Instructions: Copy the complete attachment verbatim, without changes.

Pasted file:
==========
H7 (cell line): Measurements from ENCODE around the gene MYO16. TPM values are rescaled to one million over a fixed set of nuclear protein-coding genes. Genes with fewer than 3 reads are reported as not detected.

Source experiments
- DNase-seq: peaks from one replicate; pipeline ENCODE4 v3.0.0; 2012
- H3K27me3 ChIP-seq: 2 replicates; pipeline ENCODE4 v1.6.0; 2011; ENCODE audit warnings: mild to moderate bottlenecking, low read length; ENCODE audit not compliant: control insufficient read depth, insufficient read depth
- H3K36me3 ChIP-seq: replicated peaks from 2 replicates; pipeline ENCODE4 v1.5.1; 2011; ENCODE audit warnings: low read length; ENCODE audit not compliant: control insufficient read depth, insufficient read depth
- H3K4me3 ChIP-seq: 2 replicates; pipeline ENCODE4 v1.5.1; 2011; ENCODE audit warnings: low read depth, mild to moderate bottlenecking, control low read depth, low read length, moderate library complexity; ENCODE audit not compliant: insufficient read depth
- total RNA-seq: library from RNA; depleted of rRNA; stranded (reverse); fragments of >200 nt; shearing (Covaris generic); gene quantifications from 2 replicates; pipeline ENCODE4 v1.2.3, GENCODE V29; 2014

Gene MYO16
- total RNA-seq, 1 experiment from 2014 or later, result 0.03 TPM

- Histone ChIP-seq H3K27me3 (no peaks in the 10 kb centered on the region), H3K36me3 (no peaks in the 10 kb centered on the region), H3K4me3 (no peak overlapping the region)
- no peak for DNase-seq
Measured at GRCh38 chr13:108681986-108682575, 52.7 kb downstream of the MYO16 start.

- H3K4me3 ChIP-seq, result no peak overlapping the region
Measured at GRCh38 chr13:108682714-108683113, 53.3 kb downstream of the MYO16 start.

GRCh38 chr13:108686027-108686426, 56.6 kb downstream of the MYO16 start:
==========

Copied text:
H7 (cell line): Measurements from ENCODE around the gene MYO16. TPM values are rescaled to one million over a fixed set of nuclear protein-coding genes. Genes with fewer than 3 reads are reported as not detected.

Source experiments
- DNase-seq: peaks from one replicate; pipeline ENCODE4 v3.0.0; 2012
- H3K27me3 ChIP-seq: 2 replicates; pipeline ENCODE4 v1.6.0; 2011; ENCODE audit warnings: mild to moderate bottlenecking, low read length; ENCODE audit not compliant: control insufficient read depth, insufficient read depth
- H3K36me3 ChIP-seq: replicated peaks from 2 replicates; pipeline ENCODE4 v1.5.1; 2011; ENCODE audit warnings: low read length; ENCODE audit not compliant: control insufficient read depth, insufficient read depth
- H3K4me3 ChIP-seq: 2 replicates; pipeline ENCODE4 v1.5.1; 2011; ENCODE audit warnings: low read depth, mild to moderate bottlenecking, control low read depth, low read length, moderate library complexity; ENCODE audit not compliant: insufficient read depth
- total RNA-seq: library from RNA; depleted of rRNA; stranded (reverse); fragments of >200 nt; shearing (Covaris generic); gene quantifications from 2 replicates; pipeline ENCODE4 v1.2.3, GENCODE V29; 2014

Gene MYO16
- total RNA-seq, 1 experiment from 2014 or later, result 0.03 TPM

- Histone ChIP-seq H3K27me3 (no peaks in the 10 kb centered on the region), H3K36me3 (no peaks in the 10 kb centered on the region), H3K4me3 (no peak overlapping the region)
- no peak for DNase-seq
Measured at GRCh38 chr13:108681986-108682575, 52.7 kb downstream of the MYO16 start.

- H3K4me3 ChIP-seq, result no peak overlapping the region
Measured at GRCh38 chr13:108682714-108683113, 53.3 kb downstream of the MYO16 start.

GRCh38 chr13:108686027-108686426, 56.6 kb downstream of the MYO16 start: